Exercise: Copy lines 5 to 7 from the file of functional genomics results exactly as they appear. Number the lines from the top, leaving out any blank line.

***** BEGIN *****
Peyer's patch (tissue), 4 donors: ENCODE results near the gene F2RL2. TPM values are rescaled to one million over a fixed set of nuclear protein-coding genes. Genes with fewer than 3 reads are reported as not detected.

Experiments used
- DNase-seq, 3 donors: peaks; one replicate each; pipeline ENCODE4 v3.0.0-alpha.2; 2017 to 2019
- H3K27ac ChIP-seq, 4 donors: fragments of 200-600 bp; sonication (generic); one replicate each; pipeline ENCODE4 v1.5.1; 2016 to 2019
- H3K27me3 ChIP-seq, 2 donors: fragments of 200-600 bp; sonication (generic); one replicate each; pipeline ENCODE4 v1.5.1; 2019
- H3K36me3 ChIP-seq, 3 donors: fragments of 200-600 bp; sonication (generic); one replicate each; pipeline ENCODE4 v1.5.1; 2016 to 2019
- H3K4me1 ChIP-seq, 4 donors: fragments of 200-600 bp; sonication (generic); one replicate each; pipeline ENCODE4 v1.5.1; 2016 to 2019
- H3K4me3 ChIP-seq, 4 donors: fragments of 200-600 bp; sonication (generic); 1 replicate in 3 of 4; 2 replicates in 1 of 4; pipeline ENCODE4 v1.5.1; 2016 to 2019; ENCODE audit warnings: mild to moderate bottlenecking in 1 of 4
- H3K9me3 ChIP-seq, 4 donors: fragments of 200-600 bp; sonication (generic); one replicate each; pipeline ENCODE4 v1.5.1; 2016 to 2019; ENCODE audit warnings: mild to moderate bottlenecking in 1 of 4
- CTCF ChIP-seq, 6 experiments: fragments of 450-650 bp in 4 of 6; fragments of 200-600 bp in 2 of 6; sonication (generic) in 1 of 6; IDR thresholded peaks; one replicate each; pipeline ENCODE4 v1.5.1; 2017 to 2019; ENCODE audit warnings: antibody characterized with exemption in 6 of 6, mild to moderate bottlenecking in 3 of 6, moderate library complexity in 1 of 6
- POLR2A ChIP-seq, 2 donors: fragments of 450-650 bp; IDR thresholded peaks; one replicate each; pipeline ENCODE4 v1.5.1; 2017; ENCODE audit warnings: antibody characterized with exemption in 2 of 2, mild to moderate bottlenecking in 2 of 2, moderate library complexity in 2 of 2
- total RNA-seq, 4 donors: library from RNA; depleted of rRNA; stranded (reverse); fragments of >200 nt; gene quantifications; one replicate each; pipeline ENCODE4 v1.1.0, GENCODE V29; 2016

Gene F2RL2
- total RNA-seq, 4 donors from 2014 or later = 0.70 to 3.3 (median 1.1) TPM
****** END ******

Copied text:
- H3K27me3 ChIP-seq, 2 donors: fragments of 200-600 bp; sonication (generic); one replicate each; pipeline ENCODE4 v1.5.1; 2019
- H3K36me3 ChIP-seq, 3 donors: fragments of 200-600 bp; sonication (generic); one replicate each; pipeline ENCODE4 v1.5.1; 2016 to 2019
- H3K4me1 ChIP-seq, 4 donors: fragments of 200-600 bp; sonication (generic); one replicate each; pipeline ENCODE4 v1.5.1; 2016 to 2019